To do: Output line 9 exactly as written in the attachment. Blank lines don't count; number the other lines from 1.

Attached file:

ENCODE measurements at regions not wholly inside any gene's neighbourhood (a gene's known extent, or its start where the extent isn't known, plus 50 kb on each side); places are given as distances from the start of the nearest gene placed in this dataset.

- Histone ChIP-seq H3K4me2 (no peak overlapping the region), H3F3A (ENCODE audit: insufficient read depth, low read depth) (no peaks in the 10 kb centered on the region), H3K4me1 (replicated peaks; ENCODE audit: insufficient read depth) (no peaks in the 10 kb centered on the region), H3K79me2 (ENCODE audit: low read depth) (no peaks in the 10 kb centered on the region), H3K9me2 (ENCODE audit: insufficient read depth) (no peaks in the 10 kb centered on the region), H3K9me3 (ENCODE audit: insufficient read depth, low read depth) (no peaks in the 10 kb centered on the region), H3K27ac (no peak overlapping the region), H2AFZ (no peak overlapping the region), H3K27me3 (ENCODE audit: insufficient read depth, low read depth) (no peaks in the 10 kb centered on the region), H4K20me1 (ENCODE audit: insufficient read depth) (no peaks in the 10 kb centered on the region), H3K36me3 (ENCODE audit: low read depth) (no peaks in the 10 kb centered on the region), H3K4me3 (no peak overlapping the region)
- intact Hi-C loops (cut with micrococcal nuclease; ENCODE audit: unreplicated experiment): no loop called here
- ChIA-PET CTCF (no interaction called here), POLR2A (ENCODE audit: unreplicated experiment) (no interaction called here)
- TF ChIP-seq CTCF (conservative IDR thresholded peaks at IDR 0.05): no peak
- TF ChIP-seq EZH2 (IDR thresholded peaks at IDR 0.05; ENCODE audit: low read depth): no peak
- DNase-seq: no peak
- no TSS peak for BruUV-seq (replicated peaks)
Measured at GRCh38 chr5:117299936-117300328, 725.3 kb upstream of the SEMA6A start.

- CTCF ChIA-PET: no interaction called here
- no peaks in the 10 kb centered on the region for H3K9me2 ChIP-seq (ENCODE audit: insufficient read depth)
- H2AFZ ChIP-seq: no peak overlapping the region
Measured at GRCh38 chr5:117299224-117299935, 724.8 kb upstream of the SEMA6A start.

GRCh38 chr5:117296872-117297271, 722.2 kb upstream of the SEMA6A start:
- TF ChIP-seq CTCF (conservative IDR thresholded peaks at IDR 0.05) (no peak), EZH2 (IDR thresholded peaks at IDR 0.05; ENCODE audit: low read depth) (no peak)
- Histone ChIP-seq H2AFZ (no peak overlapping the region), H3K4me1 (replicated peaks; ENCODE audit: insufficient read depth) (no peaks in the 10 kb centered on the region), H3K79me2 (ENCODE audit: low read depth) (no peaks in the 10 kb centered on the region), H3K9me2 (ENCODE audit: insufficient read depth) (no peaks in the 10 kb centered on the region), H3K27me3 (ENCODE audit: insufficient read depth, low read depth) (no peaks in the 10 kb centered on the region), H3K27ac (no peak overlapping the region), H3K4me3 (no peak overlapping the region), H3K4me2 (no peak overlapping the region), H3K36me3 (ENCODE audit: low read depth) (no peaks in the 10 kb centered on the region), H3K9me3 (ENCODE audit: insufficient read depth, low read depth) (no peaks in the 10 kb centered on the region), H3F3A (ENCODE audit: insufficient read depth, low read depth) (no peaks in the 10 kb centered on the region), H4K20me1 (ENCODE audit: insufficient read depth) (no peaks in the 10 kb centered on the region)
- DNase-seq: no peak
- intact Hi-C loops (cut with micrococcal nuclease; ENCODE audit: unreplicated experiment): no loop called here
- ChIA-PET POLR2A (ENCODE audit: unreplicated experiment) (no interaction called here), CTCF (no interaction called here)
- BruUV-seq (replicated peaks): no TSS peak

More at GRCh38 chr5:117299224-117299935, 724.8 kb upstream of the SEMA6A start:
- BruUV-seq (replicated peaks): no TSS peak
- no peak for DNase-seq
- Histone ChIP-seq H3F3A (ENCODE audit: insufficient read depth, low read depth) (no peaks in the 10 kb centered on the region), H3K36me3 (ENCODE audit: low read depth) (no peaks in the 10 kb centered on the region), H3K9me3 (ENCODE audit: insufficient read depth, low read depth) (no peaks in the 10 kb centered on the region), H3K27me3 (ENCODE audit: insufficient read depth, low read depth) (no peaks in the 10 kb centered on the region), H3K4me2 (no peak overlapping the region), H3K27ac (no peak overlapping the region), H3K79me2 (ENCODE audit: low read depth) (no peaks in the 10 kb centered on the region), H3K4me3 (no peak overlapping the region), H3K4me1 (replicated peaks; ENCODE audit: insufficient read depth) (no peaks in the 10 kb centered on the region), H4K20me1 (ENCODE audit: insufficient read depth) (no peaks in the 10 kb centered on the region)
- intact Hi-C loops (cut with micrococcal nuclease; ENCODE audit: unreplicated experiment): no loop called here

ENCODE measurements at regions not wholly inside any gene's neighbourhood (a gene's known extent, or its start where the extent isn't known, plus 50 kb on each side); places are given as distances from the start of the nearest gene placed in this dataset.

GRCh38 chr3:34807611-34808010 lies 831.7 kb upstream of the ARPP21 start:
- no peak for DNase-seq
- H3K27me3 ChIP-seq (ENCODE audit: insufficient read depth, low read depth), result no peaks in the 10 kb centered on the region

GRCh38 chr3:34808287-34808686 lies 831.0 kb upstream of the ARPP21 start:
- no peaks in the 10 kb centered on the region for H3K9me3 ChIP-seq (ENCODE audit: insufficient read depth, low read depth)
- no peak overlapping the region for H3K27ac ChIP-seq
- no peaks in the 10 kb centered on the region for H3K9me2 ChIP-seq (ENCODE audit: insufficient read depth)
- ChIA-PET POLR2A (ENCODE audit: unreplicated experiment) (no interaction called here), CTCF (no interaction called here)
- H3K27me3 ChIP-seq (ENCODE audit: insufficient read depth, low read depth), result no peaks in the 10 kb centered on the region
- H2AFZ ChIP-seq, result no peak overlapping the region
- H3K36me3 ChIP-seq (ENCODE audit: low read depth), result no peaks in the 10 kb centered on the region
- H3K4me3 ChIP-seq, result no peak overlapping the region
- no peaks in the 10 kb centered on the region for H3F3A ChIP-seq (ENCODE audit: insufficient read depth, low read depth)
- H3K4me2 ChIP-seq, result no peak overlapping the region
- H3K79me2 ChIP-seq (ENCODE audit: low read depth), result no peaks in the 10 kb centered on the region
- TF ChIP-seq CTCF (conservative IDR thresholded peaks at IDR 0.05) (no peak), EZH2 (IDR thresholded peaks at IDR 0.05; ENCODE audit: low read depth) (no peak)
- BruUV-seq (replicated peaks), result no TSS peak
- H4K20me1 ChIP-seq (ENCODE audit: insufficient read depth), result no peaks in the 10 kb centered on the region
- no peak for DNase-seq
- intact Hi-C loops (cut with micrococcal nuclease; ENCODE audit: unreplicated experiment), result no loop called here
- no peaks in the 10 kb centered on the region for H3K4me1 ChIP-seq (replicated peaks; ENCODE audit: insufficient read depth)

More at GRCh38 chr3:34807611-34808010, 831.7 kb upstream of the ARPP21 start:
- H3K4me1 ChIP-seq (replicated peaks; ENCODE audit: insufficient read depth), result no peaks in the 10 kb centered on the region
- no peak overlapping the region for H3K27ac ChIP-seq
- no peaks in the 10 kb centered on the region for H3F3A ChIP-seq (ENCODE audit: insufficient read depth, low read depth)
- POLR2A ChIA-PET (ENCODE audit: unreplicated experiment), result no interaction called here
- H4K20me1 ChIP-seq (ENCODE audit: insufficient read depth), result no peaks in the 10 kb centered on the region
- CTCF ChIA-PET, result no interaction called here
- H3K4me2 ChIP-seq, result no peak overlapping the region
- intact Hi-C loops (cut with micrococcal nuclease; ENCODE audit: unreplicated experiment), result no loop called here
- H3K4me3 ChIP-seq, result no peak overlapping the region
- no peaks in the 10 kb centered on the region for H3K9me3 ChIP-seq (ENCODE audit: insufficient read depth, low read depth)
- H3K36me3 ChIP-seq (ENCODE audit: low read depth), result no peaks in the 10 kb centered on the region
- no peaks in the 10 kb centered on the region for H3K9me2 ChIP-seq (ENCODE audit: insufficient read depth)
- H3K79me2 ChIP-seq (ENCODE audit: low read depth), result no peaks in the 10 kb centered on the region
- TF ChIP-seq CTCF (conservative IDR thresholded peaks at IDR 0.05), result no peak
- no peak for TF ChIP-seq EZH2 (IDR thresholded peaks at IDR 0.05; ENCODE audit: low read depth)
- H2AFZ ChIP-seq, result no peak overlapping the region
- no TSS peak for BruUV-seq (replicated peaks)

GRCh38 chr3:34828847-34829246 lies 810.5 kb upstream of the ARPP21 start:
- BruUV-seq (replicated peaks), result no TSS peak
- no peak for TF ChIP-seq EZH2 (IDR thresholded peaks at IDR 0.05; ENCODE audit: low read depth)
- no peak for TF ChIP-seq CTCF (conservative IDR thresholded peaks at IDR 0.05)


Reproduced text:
Measured at GRCh38 chr5:117299936-117300328, 725.3 kb upstream of the SEMA6A start.